When Scotland goes to the polls, don't be surprised to see Babcock International cheering on Alex Salmond. If the leader of the Scottish National Party gets his way and breaks up the union, then – according to City scribblers – the defence group could be one of the beneficiaries.
North of the border, Babcock runs the Faslane base, which is home to the Trident submarines, for the Royal Navy while its Rosyth dockyard is currently building the Queen Elizabeth aircraft carriers.
As a result, said Canaccord Genuity's Michael Donnelly, a possible shake-up of the armed forces' presence in Scotland if it gains independence "could provide an opportunity" for the company. Notably, one of Mr Salmond's major aims is to remove Trident from Scottish waters, and the analyst noted the potential for Babcock from such a decision given "the complexity and time involved in potentially re-locating nuclear and submarine facilities".
Mr Donnelly was bullish on the group generally, keeping his "buy" rating and raising its target price to 900p. After a meeting with its top brass, he said they remained "strongly positive" on its core UK defence engineering services market, and investors responded by pushing Babcock up 13p to 753.5p.
Overall, the FTSE 100 edged 12.36 points higher to 5,927.91 after a mixed run of economic news from the States, with poor durable goods data cancelled out by encouraging consumer confidence figures.
Investors were largely happy to keep their hands in their pockets ahead of today's second-round of cheap loans from the European Central Bank, although the prospect did give metal prices a push. Subsequently the miners were rising, with Antofagasta climbing 24p to 1,364p while Vedanta Resources was bumped 25p higher to 1,502p.
Top of the pile was Essar Energy, with the oil group moving off an all-time low to finish 5.8p stronger at 113.4p. It made the move despite Goldman Sachs downgrading its rating to "neutral" following Monday's disappointing full-year results, while the bounce prompted the revival of vague speculation that its majority shareholders may be interested in taking it back private, although the idea was widely ridiculed when it emerged last month.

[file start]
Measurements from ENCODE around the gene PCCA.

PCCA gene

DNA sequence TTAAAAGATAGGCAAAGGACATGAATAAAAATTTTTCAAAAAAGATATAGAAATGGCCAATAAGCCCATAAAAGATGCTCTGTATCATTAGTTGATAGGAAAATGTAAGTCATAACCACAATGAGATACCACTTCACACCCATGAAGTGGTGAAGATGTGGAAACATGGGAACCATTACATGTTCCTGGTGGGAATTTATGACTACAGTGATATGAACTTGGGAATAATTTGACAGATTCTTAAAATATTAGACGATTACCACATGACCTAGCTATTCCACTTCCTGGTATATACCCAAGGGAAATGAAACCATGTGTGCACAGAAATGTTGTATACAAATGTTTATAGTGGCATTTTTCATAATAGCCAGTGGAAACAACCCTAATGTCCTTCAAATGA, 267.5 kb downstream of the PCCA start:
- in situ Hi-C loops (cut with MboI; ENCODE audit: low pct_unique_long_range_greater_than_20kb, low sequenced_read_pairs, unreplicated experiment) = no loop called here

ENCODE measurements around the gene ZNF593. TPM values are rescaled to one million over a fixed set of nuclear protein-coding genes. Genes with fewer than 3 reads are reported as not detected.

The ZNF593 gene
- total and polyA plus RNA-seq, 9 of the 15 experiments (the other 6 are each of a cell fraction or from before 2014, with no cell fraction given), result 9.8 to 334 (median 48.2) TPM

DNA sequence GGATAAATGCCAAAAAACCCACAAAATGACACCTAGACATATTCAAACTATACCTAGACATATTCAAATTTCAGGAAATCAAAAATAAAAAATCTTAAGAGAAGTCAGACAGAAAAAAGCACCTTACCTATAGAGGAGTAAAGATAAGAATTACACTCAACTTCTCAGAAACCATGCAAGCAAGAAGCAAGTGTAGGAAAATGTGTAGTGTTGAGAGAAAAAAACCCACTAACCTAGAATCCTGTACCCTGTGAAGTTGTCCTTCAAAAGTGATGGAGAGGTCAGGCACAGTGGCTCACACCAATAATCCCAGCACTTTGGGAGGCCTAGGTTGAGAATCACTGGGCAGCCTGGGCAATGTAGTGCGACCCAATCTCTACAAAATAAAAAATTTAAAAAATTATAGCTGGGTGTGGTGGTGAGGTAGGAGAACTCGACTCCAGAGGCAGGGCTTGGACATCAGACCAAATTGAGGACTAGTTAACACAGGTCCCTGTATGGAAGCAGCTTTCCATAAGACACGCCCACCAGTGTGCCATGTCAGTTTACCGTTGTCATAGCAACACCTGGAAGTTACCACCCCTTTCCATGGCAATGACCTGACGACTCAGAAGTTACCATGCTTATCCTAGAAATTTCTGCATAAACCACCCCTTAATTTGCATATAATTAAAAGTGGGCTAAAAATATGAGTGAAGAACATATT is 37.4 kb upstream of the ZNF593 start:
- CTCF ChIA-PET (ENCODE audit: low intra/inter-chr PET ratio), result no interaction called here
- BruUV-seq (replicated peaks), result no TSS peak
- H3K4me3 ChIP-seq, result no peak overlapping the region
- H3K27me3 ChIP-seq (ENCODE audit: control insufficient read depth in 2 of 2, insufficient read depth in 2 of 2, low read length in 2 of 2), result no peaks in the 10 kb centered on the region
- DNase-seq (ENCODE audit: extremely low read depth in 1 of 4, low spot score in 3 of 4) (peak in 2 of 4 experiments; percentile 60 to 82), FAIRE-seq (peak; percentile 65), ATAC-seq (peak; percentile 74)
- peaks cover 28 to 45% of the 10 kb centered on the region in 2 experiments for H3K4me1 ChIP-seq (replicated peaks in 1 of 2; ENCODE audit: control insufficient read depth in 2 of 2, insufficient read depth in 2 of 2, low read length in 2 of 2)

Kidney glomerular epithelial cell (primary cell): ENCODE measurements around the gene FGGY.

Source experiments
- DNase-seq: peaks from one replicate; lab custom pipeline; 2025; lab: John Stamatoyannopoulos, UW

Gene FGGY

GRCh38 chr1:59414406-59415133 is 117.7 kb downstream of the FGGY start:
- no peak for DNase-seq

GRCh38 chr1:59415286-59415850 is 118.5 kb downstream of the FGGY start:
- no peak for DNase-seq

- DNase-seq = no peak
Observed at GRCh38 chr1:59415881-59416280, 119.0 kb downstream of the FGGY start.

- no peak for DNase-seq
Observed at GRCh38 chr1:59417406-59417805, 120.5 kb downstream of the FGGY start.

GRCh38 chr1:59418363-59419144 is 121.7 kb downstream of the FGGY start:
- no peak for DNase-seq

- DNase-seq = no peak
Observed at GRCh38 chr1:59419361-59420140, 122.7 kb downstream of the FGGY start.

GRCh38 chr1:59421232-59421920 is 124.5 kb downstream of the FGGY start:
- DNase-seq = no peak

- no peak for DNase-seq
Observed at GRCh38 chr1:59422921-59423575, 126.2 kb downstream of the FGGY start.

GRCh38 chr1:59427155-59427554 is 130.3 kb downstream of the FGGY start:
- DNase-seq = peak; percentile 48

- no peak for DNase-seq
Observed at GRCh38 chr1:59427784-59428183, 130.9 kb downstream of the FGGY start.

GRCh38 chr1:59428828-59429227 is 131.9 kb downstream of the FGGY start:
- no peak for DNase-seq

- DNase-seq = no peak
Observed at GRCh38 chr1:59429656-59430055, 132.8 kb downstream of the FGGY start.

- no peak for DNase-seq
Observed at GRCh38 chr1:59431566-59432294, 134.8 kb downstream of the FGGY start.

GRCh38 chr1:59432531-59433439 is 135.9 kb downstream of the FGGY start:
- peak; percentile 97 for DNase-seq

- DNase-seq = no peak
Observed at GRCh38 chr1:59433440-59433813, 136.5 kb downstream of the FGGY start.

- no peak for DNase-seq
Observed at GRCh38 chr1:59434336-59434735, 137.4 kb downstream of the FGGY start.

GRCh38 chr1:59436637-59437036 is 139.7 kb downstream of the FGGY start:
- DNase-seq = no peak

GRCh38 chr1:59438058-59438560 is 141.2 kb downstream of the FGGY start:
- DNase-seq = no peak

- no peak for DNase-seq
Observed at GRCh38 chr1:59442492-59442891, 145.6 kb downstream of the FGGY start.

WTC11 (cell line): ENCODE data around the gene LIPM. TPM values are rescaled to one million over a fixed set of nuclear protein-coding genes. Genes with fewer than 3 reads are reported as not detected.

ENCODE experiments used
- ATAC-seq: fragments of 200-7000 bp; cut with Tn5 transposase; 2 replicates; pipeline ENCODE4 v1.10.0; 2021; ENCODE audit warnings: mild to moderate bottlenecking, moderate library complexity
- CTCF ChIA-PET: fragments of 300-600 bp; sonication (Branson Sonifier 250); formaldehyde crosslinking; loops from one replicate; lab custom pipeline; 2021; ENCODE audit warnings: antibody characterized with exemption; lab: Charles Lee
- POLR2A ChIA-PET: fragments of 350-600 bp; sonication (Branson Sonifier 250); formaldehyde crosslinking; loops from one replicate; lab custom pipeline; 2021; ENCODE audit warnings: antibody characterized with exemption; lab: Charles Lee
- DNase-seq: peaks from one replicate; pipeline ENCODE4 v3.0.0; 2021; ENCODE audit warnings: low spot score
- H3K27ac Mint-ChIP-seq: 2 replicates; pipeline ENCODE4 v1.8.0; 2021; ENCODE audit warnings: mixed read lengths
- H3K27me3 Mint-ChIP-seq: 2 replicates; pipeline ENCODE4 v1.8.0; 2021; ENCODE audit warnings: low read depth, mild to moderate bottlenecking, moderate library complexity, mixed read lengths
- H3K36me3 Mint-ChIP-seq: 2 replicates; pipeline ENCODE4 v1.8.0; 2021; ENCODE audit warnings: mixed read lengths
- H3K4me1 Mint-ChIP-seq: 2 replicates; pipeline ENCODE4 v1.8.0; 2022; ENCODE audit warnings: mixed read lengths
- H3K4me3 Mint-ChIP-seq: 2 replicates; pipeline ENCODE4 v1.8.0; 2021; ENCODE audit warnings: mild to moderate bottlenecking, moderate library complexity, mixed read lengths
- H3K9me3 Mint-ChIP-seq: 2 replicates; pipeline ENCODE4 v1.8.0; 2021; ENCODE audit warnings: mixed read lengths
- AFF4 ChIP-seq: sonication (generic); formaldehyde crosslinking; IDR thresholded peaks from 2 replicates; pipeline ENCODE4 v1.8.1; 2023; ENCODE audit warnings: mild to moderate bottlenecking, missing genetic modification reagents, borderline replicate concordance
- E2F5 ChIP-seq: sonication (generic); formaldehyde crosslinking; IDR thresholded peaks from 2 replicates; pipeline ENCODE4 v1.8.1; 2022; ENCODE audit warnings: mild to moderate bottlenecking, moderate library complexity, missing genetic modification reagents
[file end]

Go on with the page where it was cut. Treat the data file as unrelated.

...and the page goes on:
Grolsch-owner SABMiller managed to stay steady at 2,574.5p despite Nomura taking the fizz out of its takeover hopes. The brewer has been linked recently with a possible move from Budweiser giant Anheuser-Busch InBev, but the broker's analysts said they were "sceptical" over the prospect, claiming it was not "clear that new management could run SABMiller better".
Down on the FTSE 250, Laird enjoyed a late rally to close 6.6p better off at 175.7p after Cooper Industries said it would continue to look for acquisitions. Last year the US electricals group made a failed 185p approach for the maker of electro-magnetic shielding devices for laptops, although City voices said they were not convinced Cooper would now be prepared to increase its bid.
The clear winner on the mid-tier index was Persimmon, which shot up 88p – or 14 per cent – to 715p after the housebuilder revealed it managed a forecast-beating 55 per cent jump in underlying profits last year, while it also announced shareholders were in for a windfall return of £1.9bn.
The results gave a boost to its peers, with Taylor Wimpey and Barratt Developments lifted 2.98p to 52.65p and 7.8p to 149.2p respectively.
Dixons was given a push by Panmure Gordon's analysts, who played down fears the electronics retailer would not be able to pay its 2012 bonds. They reiterated their "buy" rating, and the chain ticked up 0.43p to 14.93p in response.
The battle for Cove Energy took another twist after India's ONGC and GAIL revealed they might make a joint offer for the oil explorer following reports from the country claiming the two were mulling over whether to make an approach worth 245p.
This would be much higher than the previous 220p and 195p-a-share offers Cove has received from Thailand's PTT and Shell (up 2.5p to 2,348.5p) respectively, and the group pushed up 5.75p to 240.5p on AIM as a result.
However, its fellow Africa-focused oil group Bowleven was not so lucky. Vague rumours in early trading that Dragon Oil (18p stronger at 599p) could be about to announce an offer proved wide of the mark, with it instead revealing it was not going to make a bid. As a result Bowleven slumped 24.02 per cent to 102p.
Andes Energia soared up 40.09 per cent to 77.75p after the energy group said it was splitting into two. It also announced successful exploration results from Argentina, with some in the Square Mile especially bullish over the amount of oil it is believed to have found.
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